Lenders Aggressively Going After Money Lost in Foreclosures

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In many cases, the foreclosures don’t end with the taking of the house

Over the past year, lenders have become much more aggressive in trying to recoup money lost in foreclosures and other distressed sales, creating more grief for people who thought their real estate headaches were far behind.

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Courts Overwhelmed with a Backlog of Millions of Foreclosure Cases

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Homesowners face a backlog of foreclosure cases in the courts.

Shortly after Orlando Eslava’s bank started to push him through the foreclosure process last year, he got some good news: He was eligible for a government mortgage relief program that would lower his loan payments. But the lender plowed ahead with the foreclosure sale anyway, taking back the condo in Aventura, Fla., even as Eslava made payments under the federal plan.

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Student Loan Debt Crisis: Who’s to Blame as Students Get Buried in Debt?

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Graduates struggle to afford the decades of payments they face.

Like many middle-class families, Cortney Munna and her mother began the college selection process with a grim determination. They would do whatever they could to get Cortney into the best possible college, and they maintained a blind faith that the investment would be worth it.

 

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New Wave Of Consumer Protections To Help The ‘Unbanked’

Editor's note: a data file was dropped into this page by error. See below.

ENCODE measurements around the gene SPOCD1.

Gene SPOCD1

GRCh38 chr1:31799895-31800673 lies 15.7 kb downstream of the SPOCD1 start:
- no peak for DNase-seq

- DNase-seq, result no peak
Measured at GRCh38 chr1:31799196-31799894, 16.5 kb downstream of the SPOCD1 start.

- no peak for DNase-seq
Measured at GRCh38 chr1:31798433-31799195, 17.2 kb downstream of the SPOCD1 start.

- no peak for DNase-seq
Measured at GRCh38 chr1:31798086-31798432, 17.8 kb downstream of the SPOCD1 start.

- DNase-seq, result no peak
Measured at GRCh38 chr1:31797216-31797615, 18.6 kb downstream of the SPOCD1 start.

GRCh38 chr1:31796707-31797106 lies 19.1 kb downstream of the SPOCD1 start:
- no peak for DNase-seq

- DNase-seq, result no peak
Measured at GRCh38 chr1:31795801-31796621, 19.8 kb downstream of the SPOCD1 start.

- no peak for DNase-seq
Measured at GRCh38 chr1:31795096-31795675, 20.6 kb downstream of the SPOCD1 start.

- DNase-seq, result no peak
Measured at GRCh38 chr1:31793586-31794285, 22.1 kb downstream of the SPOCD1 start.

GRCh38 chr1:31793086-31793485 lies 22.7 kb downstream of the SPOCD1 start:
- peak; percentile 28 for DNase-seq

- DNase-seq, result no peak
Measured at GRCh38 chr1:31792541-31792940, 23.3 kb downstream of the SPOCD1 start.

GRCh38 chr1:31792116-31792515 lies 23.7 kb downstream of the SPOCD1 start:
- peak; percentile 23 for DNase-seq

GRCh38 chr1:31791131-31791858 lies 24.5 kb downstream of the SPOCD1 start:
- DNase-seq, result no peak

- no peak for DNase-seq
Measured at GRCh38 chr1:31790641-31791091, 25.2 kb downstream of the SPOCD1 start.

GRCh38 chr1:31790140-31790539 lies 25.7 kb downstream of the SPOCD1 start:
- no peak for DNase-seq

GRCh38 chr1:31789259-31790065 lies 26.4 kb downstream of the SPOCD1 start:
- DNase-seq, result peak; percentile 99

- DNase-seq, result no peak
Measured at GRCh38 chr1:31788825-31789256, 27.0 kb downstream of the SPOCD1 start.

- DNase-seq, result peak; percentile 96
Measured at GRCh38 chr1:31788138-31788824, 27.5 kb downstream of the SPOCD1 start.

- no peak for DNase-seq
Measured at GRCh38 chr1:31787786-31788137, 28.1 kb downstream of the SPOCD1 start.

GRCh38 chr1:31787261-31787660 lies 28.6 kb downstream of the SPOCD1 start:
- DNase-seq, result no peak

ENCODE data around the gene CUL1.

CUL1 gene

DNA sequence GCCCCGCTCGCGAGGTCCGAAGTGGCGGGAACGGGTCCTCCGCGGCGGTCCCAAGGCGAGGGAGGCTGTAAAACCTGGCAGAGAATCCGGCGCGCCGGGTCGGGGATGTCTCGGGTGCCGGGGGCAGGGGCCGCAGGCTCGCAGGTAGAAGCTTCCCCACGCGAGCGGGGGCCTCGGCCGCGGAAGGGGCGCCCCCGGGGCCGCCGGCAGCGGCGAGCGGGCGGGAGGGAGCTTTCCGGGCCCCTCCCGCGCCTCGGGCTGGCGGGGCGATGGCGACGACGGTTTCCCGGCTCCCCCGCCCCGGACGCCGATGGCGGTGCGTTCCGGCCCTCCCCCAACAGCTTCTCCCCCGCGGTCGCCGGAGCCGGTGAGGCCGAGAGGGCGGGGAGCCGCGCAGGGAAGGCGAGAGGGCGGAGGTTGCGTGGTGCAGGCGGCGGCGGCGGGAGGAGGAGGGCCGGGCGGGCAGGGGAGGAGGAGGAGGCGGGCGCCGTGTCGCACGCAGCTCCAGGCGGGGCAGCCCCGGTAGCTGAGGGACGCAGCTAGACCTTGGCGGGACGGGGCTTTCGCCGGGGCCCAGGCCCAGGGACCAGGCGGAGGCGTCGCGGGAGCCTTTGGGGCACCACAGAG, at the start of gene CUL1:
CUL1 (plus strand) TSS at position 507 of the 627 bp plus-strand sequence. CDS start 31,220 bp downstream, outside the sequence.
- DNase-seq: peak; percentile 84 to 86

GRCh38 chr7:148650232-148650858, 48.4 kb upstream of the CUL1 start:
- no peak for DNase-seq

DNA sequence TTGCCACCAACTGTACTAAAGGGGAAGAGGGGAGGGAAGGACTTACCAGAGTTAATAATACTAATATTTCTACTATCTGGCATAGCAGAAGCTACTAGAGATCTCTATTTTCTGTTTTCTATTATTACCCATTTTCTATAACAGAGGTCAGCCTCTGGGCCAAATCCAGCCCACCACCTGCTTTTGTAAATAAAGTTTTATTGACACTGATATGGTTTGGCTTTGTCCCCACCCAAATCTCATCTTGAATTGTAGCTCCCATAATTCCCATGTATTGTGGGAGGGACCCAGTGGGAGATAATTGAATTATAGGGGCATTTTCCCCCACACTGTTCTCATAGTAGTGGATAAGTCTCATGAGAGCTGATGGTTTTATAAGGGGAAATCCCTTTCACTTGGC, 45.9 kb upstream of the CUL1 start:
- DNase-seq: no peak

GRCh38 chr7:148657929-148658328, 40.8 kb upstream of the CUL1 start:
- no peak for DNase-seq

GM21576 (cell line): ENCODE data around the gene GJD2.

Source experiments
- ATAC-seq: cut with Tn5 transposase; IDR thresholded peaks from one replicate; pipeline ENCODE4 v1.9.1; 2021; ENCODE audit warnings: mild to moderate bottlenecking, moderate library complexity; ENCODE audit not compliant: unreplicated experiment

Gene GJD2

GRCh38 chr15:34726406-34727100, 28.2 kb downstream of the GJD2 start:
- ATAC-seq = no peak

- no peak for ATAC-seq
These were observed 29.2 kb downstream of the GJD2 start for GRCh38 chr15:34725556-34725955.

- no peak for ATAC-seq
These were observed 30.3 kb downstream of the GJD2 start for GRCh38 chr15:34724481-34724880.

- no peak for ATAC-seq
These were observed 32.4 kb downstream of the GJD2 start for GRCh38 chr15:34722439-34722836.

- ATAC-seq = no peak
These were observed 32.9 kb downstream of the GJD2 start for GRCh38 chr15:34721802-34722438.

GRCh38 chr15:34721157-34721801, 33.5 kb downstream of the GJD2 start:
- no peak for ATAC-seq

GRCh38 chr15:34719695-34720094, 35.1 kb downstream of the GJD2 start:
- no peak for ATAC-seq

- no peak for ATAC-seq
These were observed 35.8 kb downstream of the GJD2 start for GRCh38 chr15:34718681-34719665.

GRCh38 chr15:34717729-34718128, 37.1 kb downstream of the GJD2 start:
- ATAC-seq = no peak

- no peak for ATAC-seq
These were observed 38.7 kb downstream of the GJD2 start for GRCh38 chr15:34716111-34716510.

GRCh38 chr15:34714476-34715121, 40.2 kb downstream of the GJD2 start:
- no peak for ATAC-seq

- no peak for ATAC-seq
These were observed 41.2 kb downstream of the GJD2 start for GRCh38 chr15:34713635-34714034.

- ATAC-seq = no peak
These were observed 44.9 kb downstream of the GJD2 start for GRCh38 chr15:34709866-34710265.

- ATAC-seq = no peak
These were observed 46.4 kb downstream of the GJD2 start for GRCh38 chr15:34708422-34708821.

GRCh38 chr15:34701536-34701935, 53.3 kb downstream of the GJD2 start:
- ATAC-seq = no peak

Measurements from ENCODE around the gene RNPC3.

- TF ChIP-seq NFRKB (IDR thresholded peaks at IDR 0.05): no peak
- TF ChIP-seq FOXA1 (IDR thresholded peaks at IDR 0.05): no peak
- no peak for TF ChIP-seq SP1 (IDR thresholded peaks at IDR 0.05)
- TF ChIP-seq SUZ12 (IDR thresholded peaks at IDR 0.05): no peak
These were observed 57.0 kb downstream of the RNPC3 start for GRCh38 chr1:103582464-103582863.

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For years, the country’s makeshift network of payday lenders and check cashers has operated with little competition or federal regulation.  But as the financial crisis sparks a new wave of consumer protections, lawmakers and the private sector alike are training their sights on an industry that caters to the most vulnerable of populations: the estimated 40 million households on the margins of the nation’s financial system, with limited, if any, access to banks or credit.

 

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Recession May Alter California’s Real Estate Landscape

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Mollie Bell has a plan the next time a real estate infomercial flashes on her TV: She’s “flipping to the cartoon channel.”

After being burned by a negative-amortization loan that left her owing more on her Compton home than it was worth, Bell, 62, has soured on the home-refinancing craze. Never a big spender anyway, she has clamped down even harder — deferring painting and other repairs on her modest three-bedroom home. Sadly, she’s also postponed retirement.

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Can Twitter Fix an Economy in Crisis?

Can Twitter Fix an Economy in Crisis?

In search of a future for Brentwood, CA … and the U.S. work force

Raymond Alvarez:  Earthquakes, a great flood, fires – seemingly nothing could stop the rocking ’90s and California’s Contra Costa County, an area bounded by high tech companies to the south and industrial giants in the north.

Then came the fourth horseman of the apocalypse, the real estate bust.

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